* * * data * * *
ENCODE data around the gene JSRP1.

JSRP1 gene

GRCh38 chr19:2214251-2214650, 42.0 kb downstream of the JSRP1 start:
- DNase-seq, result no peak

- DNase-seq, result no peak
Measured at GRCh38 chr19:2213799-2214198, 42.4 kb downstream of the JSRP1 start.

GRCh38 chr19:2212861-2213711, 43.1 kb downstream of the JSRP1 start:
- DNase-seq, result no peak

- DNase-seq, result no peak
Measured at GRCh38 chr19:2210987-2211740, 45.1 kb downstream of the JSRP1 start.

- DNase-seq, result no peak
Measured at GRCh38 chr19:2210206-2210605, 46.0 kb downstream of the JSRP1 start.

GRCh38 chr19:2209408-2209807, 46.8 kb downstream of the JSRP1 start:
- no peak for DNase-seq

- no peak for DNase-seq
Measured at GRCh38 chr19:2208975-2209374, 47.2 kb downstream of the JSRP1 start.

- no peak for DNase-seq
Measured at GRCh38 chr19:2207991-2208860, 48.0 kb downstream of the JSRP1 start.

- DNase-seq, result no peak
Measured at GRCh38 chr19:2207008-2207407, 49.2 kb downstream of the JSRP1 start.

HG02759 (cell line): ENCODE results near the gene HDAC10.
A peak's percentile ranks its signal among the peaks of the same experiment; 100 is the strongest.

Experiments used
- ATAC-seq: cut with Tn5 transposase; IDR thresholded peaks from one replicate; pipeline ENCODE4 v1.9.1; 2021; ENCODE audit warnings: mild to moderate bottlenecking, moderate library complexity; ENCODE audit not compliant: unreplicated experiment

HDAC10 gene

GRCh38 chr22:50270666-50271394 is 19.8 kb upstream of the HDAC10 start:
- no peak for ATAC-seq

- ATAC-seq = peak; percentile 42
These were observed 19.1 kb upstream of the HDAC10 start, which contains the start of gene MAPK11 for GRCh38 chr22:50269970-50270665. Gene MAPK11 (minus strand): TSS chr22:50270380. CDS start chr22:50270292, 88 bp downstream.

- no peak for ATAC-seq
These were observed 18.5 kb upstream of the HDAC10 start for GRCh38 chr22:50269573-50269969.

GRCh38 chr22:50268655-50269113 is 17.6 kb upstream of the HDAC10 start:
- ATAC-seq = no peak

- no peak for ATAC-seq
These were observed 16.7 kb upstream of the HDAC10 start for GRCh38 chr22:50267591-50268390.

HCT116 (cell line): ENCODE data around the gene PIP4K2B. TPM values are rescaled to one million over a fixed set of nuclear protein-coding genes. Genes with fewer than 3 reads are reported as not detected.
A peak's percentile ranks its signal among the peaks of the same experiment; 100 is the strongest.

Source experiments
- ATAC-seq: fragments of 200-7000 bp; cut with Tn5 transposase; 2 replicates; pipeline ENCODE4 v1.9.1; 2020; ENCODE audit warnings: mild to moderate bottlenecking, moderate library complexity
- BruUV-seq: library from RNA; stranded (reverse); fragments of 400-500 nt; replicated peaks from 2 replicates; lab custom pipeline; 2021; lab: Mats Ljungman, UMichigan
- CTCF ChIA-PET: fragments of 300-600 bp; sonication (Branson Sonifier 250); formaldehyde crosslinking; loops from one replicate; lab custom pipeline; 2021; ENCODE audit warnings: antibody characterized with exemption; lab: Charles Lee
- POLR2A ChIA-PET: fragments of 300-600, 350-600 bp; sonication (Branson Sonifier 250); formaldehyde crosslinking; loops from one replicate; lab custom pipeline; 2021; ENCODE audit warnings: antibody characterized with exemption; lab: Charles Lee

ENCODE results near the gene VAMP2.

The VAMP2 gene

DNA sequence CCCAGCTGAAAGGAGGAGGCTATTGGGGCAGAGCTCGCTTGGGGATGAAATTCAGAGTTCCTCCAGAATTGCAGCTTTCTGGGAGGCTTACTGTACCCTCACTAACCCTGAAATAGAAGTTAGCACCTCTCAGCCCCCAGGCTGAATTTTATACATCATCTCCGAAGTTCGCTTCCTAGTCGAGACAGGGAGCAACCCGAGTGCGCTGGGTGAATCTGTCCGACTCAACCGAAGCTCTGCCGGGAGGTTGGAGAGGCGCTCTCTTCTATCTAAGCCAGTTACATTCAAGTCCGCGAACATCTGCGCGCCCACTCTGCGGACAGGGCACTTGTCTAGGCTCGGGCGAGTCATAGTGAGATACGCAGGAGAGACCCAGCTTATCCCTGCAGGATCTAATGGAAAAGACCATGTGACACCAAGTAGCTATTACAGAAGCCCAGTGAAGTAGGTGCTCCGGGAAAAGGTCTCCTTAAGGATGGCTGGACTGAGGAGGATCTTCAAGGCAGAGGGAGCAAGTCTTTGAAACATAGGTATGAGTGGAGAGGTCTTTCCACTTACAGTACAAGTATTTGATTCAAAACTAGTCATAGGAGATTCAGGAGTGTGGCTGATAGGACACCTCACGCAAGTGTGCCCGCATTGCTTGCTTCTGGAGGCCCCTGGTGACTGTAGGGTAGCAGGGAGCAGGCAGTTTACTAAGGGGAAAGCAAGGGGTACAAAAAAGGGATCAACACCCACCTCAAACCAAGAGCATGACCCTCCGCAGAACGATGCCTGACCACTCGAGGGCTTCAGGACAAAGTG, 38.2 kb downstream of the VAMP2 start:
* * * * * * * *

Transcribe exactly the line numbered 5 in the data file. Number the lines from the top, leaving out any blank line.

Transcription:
- DNase-seq, result no peak